- Associated Press - Thursday, February 18, 2016

TOPEKA, Kan. (AP) - Republicans pushed a further tightening of Kansas’ welfare rules through the state Senate on Thursday after rejecting a Democratic proposal to give poor mothers of newborns a year of relief from a work requirement.

The Senate’s vote was 31-8, along party lines, sending it to the GOP-dominated House. The measure’s chances of becoming law appear good, given strong support among Republicans for such measures in the past and GOP Gov. Sam Brownback’s touting of Kansas as a welfare reform model.

The bill tightens a lifetime limit on cash benefits and requires the state to look for winners of lottery jackpots of more than $5,000 among welfare recipients. It also requires the Department for Children and Families to launch an anti-fraud investigation if welfare recipient repeatedly replaces benefit cards.

Republicans argued that such changes are in keeping with their larger goal of moving people out of poverty and a dependence on government assistance into good jobs. The state’s cash assistance and food stamps rolls have dropped since Brownback took office in January 2011.

“We are giving people their dignity back,” said Senate Majority Leader Terry Bruce, a Nickerson Republican.

Able-bodied adults receiving cash assistance are required to work, search for work or be enrolled in job training. Poor mothers of newborns are exempt from the requirement for three months.

Senate Minority Leader Anthony Hensley, a Topeka Democrat, proposed extending the exemption for new mothers to 12 months, saying it would benefit both parent and child.

His proposed amendment failed on a voice vote. Republicans said his plan would have given welfare recipients far more time off work than mothers who work receive.

The bill decreases the lifetime limit on cash assistance to 24 months to 36 months, though the state can grant emergency extensions of up to 12 months. Department for Children and Families officials said the average lifetime use is 16 months, down from 18 months last year.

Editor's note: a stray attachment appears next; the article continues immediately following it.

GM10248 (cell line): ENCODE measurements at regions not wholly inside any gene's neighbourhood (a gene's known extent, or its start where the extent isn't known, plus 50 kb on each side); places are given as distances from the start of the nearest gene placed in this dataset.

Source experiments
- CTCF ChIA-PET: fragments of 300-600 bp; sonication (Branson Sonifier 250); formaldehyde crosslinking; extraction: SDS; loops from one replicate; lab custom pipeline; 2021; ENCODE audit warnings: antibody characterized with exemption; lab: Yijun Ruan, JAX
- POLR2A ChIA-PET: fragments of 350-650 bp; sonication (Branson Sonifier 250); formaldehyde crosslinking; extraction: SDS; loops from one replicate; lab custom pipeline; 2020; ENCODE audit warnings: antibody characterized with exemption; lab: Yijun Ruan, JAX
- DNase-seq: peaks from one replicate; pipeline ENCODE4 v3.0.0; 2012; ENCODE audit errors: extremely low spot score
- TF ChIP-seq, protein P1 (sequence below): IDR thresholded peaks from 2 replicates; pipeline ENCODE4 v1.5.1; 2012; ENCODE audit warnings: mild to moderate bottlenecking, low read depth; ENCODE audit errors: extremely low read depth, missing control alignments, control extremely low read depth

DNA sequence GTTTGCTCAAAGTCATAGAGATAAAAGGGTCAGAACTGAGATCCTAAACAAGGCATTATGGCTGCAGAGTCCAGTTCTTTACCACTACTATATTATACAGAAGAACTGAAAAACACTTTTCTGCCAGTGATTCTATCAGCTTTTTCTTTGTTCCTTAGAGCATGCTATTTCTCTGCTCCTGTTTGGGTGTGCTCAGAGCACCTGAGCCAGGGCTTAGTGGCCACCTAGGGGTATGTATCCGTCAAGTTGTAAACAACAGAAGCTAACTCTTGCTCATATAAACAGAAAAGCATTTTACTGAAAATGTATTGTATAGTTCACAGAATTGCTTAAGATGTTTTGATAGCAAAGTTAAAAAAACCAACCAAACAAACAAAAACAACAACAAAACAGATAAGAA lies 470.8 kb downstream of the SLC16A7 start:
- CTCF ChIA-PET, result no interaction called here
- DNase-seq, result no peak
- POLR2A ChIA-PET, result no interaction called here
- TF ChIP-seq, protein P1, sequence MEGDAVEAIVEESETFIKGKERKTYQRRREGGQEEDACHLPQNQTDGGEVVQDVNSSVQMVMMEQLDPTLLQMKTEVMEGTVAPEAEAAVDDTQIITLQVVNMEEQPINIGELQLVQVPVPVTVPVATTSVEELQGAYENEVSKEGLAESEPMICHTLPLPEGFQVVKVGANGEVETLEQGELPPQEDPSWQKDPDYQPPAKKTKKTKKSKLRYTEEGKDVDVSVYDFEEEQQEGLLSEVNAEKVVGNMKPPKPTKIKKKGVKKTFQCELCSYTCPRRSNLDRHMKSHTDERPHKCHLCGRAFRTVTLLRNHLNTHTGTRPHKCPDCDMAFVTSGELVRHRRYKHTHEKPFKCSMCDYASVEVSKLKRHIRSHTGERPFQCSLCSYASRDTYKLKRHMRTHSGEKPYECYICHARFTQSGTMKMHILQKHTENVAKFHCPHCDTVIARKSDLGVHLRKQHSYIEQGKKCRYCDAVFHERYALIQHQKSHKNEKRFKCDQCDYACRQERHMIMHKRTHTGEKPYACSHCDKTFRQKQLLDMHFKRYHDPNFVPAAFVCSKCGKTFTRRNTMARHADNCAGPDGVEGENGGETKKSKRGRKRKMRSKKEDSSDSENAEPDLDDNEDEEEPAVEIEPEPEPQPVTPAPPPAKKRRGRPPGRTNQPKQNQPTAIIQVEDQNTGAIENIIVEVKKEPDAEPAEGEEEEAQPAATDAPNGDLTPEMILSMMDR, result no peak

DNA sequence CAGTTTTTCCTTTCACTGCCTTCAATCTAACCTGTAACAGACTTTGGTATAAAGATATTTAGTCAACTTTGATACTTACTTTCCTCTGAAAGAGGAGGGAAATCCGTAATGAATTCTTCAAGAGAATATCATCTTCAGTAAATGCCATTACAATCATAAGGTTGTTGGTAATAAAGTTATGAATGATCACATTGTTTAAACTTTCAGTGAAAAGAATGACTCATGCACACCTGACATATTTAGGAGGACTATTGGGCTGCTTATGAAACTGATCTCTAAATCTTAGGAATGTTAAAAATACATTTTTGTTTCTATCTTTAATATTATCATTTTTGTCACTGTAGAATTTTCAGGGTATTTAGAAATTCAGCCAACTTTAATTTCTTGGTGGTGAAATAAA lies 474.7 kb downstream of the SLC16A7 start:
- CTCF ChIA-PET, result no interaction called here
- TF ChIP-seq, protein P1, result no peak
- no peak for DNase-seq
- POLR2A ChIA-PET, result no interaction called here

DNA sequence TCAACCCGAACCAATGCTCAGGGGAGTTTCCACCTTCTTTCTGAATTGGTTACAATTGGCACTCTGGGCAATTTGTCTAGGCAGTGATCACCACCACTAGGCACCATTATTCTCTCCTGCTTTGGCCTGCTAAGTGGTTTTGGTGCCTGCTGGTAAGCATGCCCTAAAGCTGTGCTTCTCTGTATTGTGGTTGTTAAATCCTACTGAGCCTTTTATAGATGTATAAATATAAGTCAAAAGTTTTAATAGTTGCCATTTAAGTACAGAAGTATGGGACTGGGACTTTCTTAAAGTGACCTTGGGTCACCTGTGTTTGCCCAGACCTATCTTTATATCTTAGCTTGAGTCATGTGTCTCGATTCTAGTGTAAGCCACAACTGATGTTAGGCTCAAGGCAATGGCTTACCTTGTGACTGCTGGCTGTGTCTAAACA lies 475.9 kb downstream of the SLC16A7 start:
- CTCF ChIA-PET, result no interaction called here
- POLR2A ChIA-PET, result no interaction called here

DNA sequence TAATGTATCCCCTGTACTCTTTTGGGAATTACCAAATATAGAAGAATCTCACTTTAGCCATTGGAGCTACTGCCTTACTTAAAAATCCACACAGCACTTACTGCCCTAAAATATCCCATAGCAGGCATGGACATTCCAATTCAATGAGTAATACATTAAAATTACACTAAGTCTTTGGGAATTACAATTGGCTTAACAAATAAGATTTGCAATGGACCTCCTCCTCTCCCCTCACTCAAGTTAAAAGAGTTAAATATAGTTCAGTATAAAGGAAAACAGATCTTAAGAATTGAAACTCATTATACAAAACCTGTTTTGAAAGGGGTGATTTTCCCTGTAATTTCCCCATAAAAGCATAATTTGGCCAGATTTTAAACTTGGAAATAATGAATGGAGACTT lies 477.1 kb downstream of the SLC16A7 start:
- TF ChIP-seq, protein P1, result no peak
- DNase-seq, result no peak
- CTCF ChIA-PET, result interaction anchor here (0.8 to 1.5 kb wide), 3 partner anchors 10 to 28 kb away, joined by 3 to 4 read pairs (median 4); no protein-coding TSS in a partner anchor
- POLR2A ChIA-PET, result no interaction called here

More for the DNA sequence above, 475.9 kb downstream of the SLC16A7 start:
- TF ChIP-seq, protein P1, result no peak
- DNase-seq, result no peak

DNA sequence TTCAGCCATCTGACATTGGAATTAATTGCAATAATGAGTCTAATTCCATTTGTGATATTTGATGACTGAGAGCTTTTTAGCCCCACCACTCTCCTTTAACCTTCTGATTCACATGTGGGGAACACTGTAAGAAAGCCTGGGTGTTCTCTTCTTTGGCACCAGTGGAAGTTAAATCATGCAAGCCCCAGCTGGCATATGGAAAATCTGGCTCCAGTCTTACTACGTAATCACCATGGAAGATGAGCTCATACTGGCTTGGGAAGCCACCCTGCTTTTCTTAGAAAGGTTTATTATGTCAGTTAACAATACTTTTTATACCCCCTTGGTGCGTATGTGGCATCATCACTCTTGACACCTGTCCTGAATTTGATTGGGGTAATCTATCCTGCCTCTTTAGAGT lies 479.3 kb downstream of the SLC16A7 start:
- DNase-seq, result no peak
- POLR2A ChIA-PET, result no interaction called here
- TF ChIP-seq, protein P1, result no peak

This year’s bill follows a GOP-backed law enacted last year tightening welfare rules. The 2015 changes received national attention because it included a long list of items that couldn’t be purchased with welfare benefits, including tattoos, body piercings, and consultations with psychics.

“It amazes me how far my colleagues will go to ensure that needy people don’t get any help,” said Sen. Laura Kelly, a Topeka Democrat.

Lt. Gov. Jeff Colyer was in Ohio on Thursday, promoting Kansas’ welfare changes to a legislative commission, saying they helped get people back to work.

“These people can look at themselves and know they lifted themselves out of poverty,” he said in a statement.

Advocates for the poor in Kansas contend the policy changes pursued by Republicans simply deny needy families benefits.

When Brownback took office in January 2011, the state provided temporary cash assistance for about 40,000 residents, most of them children, at a cost of $4.4 million a month. By December 2015, both figures had dropped more than 66 percent, to fewer than 13,000 residents and less than $1.5 million a month.

The declines for food stamps is less dramatic, but the program’s spending in December 2015, at $29 million, was 23 percent lower than the nearly $38 million a month the state spent when Brownback took office.

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This story has been corrected to show that the state currently provides a three-month exemption to its work requirement for cash assistance recipients for mothers of newborns, not a two-month exemption.

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Online:

Welfare bill: https://bit.ly/1SDdMpj

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Follow John Hanna on Twitter at https://twitter.com/apjdhanna

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